Author: Larry Kirsch
Release Date: 2017-03-09
Genre: Political Science
Meltdown reveals how the Consumer Financial Protection Bureau was able to curb important unsafe and unfair practices that led to the recent financial crisis. In interviews with key government, industry, and advocacy groups along with deep archival research, Kirsch and Squires show where the CFPB was able to overcome many abusive practices, where it was less able to do so, and why. Presents the first comprehensive examination of the CFPB that identifies its successes during its first five years of operation and addresses the challenges the bureau now faces • Exposes the alarming possibility that as the economy recovers, the Consumer Financial Protection Bureau's efforts to protect consumers could be derailed by political and industry pressure • Offers provisional assessment of the effectiveness of the CFPB and consumer protection regulation • Gives readers unique access to insightful perspectives via on-the-record interviews with a cross-section of stakeholders, ranging from Richard Cordray (director of the CFPB) to public policy leaders, congressional staffers, advocates, scholars, and members of the press • Documents the historical and analytic narrative with more than 40 pages of end notes that will assist scholars, students, and practitioners
The federal Fair Housing Act of 1968 was passed in a time of turmoil, conflict, and often conflagration in cities across the nation. It took the assassination of Dr. Martin Luther King, Jr. to finally secure its passage. The Kerner Commission warned in 1968 that "to continue present policies is to make permanent the division of our country into two societies; one largely Negro and poor, located in the central cities; the other, predominantly white and affluent, located in the suburbs and outlying areas". The Fair Housing Act was passed with a dual mandate: to end discrimination and to dismantle the segregated living patterns that characterized most cities. The Fight for Fair Housing tells us what happened, why, and what remains to be done. Since the passage of the Fair Housing Act, the many forms of housing discrimination and segregation, and associated consequences, have been documented. At the same time, significant progress has been made in counteracting discrimination and promoting integration. Few suburbs today are all white; many people of color are moving to the suburbs; and some white families are moving back to the city. Unfortunately, discrimination and segregation persist. The Fight for Fair Housing brings together the nation’s leading fair housing activists and scholars (many of whom are in both camps) to tell the stories that led to the passage of the Fair Housing Act, its consequences, and the implications of the act going forward. Including an afterword by Walter Mondale, this book is intended for everyone concerned with the future of our cities and equal access for all persons to housing and related opportunities.
Author: Matthew Bishop
Publisher: Crown Pub
Release Date: 2011
Genre: Business & Economics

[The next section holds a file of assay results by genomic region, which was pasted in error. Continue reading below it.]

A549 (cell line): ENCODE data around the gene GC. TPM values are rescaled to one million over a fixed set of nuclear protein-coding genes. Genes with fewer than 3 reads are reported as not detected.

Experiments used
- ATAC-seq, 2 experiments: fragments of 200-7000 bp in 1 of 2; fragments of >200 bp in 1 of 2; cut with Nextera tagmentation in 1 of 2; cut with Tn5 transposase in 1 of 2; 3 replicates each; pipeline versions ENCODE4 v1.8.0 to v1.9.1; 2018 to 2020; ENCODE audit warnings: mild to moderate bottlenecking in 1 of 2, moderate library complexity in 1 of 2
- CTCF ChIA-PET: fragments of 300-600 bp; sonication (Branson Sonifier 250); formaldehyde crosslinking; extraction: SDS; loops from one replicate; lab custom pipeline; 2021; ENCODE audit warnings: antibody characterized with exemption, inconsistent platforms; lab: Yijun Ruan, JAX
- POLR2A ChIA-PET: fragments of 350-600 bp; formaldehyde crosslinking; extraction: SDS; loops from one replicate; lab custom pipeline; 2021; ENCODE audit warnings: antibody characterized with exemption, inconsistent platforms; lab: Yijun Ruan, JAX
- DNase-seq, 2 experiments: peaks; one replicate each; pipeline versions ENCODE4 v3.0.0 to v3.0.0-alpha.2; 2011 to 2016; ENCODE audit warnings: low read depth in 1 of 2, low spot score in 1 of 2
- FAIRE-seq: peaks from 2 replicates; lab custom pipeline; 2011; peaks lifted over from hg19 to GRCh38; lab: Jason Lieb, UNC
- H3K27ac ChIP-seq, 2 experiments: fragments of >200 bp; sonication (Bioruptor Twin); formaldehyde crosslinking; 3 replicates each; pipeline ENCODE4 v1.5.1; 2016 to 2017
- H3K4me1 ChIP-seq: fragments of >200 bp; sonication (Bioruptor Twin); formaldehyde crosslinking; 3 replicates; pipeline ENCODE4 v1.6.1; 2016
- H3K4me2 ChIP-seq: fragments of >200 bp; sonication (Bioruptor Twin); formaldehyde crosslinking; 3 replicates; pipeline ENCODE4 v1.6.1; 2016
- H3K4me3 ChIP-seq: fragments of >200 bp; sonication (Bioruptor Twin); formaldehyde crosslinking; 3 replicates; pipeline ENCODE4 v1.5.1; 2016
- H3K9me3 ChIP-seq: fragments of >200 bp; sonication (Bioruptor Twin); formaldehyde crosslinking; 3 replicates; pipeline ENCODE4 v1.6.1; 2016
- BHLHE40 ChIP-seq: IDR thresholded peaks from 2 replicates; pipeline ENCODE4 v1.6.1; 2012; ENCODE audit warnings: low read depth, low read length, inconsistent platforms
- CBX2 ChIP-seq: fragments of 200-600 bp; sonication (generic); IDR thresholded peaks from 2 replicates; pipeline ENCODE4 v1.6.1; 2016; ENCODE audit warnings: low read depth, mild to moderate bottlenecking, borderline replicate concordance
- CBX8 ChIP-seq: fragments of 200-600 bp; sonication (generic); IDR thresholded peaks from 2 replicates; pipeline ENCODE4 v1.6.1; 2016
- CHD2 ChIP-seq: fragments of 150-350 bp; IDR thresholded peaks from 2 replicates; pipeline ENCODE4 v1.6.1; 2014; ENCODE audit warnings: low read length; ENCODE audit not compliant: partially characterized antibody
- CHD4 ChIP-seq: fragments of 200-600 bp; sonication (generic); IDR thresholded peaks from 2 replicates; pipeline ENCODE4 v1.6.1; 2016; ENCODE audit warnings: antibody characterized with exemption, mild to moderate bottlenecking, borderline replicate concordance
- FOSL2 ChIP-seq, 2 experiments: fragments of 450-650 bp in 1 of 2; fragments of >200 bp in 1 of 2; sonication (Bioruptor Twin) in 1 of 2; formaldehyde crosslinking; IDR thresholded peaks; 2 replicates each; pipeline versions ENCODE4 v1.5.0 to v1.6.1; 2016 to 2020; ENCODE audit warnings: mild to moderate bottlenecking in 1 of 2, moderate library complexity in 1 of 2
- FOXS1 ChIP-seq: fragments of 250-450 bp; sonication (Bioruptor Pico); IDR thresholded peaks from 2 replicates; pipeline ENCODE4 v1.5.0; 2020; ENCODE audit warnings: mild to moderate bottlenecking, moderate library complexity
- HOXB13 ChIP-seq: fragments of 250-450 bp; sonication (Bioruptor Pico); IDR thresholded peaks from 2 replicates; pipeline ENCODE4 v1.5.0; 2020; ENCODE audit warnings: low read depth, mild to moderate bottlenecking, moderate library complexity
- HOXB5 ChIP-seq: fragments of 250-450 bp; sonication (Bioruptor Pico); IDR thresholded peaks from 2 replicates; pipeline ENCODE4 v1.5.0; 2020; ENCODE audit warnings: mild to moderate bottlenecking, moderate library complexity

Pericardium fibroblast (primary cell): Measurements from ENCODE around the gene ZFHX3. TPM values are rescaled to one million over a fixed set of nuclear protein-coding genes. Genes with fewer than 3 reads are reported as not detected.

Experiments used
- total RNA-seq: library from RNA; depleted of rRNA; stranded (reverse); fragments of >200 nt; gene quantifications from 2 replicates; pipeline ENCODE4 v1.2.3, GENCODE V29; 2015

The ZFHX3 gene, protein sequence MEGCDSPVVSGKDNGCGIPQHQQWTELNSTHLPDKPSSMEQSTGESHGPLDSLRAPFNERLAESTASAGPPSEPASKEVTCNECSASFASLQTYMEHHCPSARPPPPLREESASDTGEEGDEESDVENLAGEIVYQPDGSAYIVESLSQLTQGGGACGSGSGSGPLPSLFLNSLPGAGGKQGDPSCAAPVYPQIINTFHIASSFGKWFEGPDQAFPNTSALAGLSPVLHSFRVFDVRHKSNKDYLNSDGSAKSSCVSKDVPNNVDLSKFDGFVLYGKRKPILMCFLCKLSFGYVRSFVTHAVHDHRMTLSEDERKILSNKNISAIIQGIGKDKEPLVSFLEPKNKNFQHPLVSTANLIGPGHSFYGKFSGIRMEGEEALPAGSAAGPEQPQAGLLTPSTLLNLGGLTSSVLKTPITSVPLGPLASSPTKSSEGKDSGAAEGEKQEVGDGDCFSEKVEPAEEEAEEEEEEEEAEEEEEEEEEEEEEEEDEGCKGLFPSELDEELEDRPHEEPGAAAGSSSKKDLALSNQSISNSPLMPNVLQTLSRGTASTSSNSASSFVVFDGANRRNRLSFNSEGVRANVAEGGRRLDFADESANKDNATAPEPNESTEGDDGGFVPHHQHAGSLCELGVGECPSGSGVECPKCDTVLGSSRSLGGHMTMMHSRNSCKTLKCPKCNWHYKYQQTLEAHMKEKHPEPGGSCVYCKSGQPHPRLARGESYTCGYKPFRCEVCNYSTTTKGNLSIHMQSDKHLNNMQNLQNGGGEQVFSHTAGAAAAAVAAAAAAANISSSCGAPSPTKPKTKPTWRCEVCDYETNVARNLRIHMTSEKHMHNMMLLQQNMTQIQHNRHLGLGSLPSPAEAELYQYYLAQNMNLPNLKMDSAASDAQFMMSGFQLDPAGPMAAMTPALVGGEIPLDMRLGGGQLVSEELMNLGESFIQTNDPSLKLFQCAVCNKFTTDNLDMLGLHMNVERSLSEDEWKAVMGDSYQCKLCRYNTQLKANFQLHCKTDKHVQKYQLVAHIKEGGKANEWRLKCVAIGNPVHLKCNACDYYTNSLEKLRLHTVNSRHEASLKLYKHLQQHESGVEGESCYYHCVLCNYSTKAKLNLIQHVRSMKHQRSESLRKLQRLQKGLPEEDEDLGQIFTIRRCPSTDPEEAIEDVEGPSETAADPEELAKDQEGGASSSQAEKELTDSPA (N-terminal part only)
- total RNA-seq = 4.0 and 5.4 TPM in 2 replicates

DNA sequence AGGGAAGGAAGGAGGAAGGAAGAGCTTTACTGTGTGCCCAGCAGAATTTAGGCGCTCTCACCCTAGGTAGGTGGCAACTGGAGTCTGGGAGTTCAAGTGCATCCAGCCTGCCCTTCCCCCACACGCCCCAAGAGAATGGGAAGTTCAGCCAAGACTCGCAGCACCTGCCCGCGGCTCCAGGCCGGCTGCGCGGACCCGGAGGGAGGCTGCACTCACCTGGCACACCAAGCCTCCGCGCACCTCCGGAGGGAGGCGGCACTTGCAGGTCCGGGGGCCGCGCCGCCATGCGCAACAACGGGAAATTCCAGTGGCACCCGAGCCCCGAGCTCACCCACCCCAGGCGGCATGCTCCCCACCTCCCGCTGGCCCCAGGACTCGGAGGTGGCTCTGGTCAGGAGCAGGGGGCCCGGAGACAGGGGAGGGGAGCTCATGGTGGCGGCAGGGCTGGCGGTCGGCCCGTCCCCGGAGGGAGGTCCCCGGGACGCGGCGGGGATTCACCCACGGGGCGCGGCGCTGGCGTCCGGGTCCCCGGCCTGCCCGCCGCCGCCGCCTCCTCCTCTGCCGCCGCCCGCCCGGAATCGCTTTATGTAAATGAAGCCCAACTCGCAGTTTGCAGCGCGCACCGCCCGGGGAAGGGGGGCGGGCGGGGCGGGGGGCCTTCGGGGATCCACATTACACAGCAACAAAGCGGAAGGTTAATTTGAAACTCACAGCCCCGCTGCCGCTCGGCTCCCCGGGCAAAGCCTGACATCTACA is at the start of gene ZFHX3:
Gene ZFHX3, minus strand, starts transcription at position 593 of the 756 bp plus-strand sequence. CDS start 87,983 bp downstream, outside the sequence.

We Have a World-Class Mess . . . Now What? Amid the carnage of bankruptcies, soaring unemployment, and millions of families losing their homes during the financial crisis of 2007-2009 lay the bloody corpse of a set of ideas that had underpinned the economics of the previous thirty years. A system that had been delivering unprecedented prosperity on a global scale suddenly teetered on the verge of collapse. Capitalism was seemingly exposed as a house of cards. The blame game became a new national pastime as doomsayers predicted the end of America's leadership of the world economy. We're at a crossroads, and decisions about how to reshape a discredited capitalism will profoundly affect whether the coming years will be ones of depression, stagnation, or renewed prosperity. Instant analysis since the collapse of the financial system in the fall of 2008 has produced no end of ideas about what to do--ranging from those of free market ideologues (let the market do its work and damn the consequences) to extreme government interventionists determined to keep the animal spirits of capitalism penned up. But if there is anything worse than toxic financial assets it is toxic ideas. We need to reject the old orthodoxies and conventional wisdoms. Matthew Bishop and Michael Green take a step back and analyze what can be learned from financial crises of the past--from the Tulip Craze of the seventeenth century through the Great Depression of the 1930s, Japan's Great Deflation, and the Long-Term Capital debacle of the 1990s to the unprecedented interventions of the government during the past year--to set the agenda for a reformed twenty-first-century capitalism. The result is an enlightening perspective on what set us on the road to ruin, as well as road signs to guide us back to prosperity. --Why bubbles are the consequence of financial innovations that generate economic breakthroughs, but why it would be wrong to abandon these inventions of the financial engineers. The Road from Ruin explains how stifling innovation and risk-taking comes at a huge cost to future prosperity. --Why the economy needed a fiscal stimulus to recover from the crisis. Bishop and Green show how economic dogmatists of the Right, who opposed the stimulus, got it wrong, but warn that those on the Left who want the stimulus to run and run could usher in a new era of high inflation. --Why company bosses became too focused on short-term results and did not see the crisis coming. The Road from Ruin shows how we can get business leaders to put the interests of society ahead of their own pay-packets. --The danger of focusing on the financial symptoms of the crisis without tackling the underlying economic causes, such as the world operating on the dollar standard. Bishop and Green show why the role of the dollar as the world's reserve currency is not just a problem for the rest of the world but for the United States as well. --Why many of capitalism's champions--especially the advocates of the efficient market hypothesis--lost touch with reality. The Road from Ruin provides insights into new ideas in economics that recognize how the complexity and irrationality of the human beings who make up the economy can be harnessed to build a better capitalism. Remarkably, the issues we face today have presented themselves in one form or another over the past three centuries. Matthew Bishop and Michael Green skillfully draw both the lessons learned and prescriptions for reform to prevent another catastrophic meltdown and put America back on top. From the Hardcover edition.